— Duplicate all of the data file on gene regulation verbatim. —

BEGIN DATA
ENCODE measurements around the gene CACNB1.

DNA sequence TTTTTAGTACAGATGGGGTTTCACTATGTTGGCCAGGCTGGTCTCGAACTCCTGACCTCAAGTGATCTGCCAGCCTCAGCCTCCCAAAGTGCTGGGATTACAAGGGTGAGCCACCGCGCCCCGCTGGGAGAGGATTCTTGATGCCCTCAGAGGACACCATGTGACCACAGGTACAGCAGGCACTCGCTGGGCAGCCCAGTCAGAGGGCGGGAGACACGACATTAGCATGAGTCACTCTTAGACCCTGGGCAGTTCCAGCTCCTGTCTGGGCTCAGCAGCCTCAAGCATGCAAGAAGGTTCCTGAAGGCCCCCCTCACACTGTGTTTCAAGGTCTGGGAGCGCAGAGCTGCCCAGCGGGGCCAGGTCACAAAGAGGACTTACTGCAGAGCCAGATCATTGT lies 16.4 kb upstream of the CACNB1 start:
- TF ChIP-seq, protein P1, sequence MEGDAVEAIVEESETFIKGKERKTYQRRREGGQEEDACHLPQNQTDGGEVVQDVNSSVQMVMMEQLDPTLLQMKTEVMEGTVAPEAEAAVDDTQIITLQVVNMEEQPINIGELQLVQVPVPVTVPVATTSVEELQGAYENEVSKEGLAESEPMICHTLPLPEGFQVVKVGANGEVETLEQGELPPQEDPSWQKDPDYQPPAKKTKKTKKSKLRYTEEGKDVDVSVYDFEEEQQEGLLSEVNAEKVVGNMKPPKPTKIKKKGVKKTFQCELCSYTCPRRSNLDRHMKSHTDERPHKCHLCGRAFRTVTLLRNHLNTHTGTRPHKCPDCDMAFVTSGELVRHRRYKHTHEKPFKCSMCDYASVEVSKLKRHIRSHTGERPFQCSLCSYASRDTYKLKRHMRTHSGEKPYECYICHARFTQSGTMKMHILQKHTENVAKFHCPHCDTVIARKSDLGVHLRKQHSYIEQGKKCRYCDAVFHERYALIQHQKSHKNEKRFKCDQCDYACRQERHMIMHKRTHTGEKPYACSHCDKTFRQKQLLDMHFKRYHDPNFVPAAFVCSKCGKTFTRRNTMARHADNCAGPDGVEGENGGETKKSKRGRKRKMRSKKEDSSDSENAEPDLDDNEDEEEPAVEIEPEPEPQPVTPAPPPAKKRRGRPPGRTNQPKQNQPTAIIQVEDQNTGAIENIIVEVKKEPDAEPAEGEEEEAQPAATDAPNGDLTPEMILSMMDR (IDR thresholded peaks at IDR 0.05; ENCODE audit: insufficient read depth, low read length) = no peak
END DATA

ENCODE measurements around the gene CACNB1.

DNA sequence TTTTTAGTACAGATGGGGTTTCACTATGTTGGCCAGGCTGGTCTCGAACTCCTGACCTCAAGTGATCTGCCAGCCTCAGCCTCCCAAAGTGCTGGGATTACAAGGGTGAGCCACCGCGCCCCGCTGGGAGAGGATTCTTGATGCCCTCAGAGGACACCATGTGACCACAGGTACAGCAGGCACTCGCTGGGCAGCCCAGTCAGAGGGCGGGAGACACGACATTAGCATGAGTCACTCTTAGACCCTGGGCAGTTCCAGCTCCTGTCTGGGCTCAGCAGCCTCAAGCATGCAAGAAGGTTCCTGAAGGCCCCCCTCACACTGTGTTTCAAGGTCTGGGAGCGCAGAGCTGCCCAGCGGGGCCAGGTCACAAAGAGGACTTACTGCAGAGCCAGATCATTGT lies 16.4 kb upstream of the CACNB1 start:
- TF ChIP-seq, protein P1, sequence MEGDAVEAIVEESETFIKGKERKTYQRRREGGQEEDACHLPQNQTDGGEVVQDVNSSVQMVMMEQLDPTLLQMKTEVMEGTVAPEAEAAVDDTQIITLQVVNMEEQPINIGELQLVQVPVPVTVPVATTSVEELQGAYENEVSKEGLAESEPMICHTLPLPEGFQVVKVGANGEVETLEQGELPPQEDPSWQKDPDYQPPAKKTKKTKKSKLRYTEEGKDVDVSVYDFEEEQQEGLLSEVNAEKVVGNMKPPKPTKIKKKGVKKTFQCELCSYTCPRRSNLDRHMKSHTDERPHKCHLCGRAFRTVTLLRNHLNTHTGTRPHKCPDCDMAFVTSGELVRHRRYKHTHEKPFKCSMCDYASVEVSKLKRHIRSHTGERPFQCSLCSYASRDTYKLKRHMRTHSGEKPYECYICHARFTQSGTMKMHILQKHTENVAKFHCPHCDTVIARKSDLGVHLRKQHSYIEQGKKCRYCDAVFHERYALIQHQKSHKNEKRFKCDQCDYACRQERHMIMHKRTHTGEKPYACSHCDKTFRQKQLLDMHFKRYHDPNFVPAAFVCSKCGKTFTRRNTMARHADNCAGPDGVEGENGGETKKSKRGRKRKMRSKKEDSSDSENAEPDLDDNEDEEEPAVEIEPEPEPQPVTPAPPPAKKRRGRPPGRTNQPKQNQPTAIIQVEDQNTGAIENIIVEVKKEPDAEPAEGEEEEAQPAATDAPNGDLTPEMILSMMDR (IDR thresholded peaks at IDR 0.05; ENCODE audit: insufficient read depth, low read length) = no peak